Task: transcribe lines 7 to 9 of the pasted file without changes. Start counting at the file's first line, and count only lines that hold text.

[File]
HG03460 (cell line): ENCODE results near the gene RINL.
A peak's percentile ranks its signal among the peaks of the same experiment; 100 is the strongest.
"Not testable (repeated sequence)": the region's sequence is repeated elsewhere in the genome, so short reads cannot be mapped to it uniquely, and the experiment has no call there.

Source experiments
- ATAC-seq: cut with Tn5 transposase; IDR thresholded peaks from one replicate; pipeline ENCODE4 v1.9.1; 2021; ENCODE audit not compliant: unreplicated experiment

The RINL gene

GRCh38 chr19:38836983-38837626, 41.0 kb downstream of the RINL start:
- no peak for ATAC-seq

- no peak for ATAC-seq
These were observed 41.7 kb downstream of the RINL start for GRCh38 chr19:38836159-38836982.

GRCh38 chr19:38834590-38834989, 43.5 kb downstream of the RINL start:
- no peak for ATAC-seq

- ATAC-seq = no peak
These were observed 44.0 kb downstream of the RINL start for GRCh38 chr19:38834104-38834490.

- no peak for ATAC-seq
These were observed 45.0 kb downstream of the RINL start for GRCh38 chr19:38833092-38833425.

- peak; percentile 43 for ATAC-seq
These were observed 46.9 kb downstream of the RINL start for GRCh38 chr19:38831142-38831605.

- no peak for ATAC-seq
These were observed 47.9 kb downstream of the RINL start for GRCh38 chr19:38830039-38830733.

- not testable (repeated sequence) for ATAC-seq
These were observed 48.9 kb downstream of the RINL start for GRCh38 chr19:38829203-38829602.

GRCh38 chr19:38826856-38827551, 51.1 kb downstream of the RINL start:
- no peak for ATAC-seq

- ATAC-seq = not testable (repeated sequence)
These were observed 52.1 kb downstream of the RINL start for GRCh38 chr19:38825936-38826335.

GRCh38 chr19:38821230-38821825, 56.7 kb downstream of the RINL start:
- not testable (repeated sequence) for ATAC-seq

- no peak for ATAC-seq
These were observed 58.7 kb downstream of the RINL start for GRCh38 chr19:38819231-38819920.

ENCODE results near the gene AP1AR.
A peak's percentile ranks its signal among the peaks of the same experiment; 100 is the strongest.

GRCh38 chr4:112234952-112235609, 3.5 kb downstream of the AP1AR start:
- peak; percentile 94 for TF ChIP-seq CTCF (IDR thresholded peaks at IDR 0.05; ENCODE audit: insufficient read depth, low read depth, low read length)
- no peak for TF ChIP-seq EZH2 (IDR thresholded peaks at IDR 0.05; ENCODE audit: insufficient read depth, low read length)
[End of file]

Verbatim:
GRCh38 chr19:38836983-38837626, 41.0 kb downstream of the RINL start:
- no peak for ATAC-seq

- no peak for ATAC-seq